So Far So Good! What Next?

So Far So Good! What Next?
So far so good, but what’s next? This is what most of <g data-gr-id="109">Narendra</g> Modi supporters would ask. Such has been the hope generated by him that despite some disillusionment setting in even among his hardened supporters, people are keen to give him time. They want to test if he would transform the country from lethargy to vibrancy by <g data-gr-id="93">unshackling</g> not only the boundless energy of the youths through economic activities, but also bring in reforms in the system to enable the country’s new take-off since 1991.

Former Prime Minister PV Narasimha Rao had brought in a lease of fresh energy in 1990s by undertaking economic reforms in a big way. The absence of a matching structure that could promote transparency and accountability unleashed a new reign of economic corruption and scam. 

Government monopoly was gradually coming to an end but many of those who benefitted were not the ones who deserved. Narendra Modi is expected to unleash a fresh wave of reforms with an aim to bring in more transparency and accountability. Digital India and the introduction of IT to make the system more transparent is a boon. However, the structure of bureaucracy is the same. Whether the bureaucracy that was known for stifling growth through file movement can be persuaded to promote economic activity. Narendra Modi did in Gujarat quite successfully where bureaucrats were involved in rolling out Red Carpets for businessmen.

India is huge and the bureaucracy is mammoth. Most on record comments of BJP ministers is “we have no problems with bureaucracy”. Ask any official off the record. He or she would say this government has disturbed their equilibrium. The opposition is more at the lower level where people come and go at the right time but are still smarting under the insult of having to come in time. The silver lining is officials in Gujarat has said the same thing when Modi tried to inculcate the discipline in government officials. Five years later they were the ones who voted in mass for Narendra Modi for bringing discipline.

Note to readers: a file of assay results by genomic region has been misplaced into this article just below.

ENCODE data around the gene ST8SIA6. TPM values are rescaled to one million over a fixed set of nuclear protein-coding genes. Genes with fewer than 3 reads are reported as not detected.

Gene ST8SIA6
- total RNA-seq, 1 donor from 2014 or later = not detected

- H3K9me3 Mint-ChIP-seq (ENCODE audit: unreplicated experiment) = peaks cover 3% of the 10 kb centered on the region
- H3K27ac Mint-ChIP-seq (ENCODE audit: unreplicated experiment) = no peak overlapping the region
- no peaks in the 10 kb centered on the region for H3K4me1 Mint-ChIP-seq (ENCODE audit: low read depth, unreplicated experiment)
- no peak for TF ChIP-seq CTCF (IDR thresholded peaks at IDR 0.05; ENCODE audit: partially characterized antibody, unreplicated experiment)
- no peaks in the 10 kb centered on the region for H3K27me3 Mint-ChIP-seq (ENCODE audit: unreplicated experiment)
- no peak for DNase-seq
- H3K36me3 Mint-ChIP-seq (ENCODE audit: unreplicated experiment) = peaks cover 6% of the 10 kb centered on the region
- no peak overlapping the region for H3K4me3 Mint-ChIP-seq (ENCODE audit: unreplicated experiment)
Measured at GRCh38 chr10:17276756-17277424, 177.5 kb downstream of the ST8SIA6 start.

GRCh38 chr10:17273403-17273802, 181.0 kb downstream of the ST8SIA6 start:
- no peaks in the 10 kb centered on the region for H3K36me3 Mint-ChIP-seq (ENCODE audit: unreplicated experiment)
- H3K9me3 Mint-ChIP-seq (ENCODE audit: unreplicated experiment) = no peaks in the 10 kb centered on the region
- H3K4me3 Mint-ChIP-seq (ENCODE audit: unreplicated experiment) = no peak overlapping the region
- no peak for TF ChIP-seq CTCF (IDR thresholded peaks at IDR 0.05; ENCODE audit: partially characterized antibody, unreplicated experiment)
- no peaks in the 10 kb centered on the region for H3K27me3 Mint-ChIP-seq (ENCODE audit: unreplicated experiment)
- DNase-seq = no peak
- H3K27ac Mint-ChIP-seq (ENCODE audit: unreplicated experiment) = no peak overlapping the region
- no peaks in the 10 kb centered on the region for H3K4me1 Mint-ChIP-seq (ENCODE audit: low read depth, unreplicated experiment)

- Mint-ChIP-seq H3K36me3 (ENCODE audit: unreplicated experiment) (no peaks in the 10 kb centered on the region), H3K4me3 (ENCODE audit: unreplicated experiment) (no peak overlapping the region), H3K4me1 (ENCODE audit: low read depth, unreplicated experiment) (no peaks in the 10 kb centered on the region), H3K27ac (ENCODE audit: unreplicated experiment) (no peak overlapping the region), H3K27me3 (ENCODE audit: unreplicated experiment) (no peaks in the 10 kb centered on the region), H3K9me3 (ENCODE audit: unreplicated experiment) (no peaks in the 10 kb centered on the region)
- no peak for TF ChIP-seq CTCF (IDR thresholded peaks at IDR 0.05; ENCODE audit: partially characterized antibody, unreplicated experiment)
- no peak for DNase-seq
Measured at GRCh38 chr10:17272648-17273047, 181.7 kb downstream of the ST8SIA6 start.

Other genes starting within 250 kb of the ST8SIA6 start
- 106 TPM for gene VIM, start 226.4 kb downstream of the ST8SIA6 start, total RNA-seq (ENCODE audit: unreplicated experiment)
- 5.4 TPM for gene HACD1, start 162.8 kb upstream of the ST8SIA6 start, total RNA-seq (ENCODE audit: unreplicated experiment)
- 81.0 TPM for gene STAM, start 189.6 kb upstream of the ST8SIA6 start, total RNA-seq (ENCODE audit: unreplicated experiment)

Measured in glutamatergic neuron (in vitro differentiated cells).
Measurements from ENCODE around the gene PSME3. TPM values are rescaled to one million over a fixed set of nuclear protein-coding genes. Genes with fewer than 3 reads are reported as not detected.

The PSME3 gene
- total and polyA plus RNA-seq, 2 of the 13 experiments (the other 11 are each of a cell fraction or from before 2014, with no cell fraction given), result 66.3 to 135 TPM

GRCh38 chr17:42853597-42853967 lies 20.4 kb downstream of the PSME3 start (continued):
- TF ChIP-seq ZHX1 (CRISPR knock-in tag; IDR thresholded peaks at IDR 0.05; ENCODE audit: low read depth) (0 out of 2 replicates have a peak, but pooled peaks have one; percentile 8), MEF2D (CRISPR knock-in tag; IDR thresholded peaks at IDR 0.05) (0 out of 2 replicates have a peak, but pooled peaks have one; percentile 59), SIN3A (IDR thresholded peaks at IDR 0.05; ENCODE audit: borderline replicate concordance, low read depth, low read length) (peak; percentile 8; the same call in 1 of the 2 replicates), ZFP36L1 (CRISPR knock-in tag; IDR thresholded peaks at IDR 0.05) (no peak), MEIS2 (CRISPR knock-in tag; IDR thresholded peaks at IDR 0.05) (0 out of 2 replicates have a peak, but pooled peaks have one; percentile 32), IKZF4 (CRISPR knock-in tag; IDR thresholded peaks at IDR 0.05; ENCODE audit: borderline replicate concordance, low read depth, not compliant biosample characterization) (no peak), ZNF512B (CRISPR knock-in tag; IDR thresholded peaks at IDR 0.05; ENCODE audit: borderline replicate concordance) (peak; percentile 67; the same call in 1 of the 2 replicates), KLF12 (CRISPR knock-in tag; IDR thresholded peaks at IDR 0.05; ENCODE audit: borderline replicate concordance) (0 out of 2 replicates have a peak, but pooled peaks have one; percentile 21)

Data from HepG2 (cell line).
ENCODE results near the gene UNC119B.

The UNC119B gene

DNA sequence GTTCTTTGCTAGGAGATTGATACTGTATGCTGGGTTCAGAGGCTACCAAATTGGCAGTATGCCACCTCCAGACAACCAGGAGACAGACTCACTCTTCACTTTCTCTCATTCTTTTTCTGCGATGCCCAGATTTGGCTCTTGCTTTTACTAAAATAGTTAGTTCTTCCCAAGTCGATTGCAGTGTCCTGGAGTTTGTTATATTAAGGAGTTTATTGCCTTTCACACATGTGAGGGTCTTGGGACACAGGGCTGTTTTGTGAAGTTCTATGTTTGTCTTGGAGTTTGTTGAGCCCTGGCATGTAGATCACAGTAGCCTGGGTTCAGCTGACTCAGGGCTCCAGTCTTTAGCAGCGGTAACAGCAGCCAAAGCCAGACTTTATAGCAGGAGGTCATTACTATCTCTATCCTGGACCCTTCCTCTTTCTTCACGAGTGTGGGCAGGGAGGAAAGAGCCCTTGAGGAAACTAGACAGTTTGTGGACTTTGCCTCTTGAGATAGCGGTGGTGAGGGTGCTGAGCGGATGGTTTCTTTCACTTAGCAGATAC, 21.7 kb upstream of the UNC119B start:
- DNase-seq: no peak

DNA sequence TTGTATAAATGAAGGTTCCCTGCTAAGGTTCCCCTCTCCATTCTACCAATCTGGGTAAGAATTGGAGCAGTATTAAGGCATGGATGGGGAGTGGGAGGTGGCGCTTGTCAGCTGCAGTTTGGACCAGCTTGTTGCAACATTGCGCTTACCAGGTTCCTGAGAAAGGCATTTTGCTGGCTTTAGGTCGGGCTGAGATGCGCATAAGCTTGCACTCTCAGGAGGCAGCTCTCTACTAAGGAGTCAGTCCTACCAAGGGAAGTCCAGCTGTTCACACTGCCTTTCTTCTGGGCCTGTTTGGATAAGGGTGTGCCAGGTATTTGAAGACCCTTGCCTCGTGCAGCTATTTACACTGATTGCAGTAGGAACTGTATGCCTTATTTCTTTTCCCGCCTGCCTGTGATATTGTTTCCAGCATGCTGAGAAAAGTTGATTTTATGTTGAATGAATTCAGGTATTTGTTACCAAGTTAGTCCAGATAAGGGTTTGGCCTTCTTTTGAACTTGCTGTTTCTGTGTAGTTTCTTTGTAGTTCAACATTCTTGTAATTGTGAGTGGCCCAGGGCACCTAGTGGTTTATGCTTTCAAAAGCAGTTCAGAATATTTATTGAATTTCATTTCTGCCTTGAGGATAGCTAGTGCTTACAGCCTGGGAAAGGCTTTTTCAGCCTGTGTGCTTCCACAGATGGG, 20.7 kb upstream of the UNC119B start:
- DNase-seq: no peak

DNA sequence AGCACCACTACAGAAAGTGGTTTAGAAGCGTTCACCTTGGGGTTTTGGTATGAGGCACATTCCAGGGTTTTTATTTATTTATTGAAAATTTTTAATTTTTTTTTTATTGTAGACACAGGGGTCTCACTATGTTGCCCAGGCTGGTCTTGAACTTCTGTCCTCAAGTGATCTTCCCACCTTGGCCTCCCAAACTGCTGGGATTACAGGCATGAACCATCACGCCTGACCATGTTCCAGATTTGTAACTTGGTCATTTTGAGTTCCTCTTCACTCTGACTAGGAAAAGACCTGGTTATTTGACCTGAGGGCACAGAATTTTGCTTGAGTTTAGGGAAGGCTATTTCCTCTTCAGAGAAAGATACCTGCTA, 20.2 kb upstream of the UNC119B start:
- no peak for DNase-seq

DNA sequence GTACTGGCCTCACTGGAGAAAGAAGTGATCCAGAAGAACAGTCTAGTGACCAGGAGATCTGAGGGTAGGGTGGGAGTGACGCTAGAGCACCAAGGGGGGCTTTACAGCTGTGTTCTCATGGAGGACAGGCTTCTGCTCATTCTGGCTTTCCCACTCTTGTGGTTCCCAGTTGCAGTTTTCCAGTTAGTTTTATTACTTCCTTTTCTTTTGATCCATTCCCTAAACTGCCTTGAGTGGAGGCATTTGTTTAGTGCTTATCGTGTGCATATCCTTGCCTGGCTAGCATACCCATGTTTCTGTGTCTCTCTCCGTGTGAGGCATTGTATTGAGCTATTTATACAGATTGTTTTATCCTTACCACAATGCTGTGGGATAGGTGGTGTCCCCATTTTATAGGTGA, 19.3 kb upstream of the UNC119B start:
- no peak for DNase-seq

The single most achievement of the one-year-old Narendra Modi government is the absence of any corruption or scam. If seen in the background of the previous United Progressive Alliance (UPA) government that gave the country once scam after the other, this is indeed a spectacular achievement. The UPA government’s coal block allocation had led to a loss of 1.86 lakh crore of Rupees to the exchequer. The allocations were termed illegal by the Supreme Court that cancelled the allocation of 204 coal blocks.

The Modi government used open and competitive bidding through e-auction in March 2015. The estimated revenue for allocation of 33 blocks only came to 2.09 lakh crore. The States- Jharkhand, West Bengal, Odisha, Madhya Pradesh and Chattisgarh- emerged the biggest gainer when the government decided to transfer the proceeds of allocation to various mining States. When all the coal blocks are auctioned a government estimate says that the States would benefit by the tune of about 4 lakh crore through coal auctions. This is in addition to the royalty they would get which is likely to be of the same amount. This is massive money that these States can use to wipe off the deficit and also launch development programmes.

One can reel out statistics to show that this government had performed reasonably well despite constraints. If growth is an indicator of success, then it compares favourably. If old indicators are used for better comparison, the growth was 4.5 per cent when the Vajpayee-led NDA government had come to power in 1998. When a new UPA government came in 2004, the growth was 8.4 per cent. When the Modi-led NDA government came to power in May 2014, the rate of growth was 4.4 per cent. In one year the growth has been raised to 5.7 per cent, BJP president Amit Shah stressed in an informal interaction.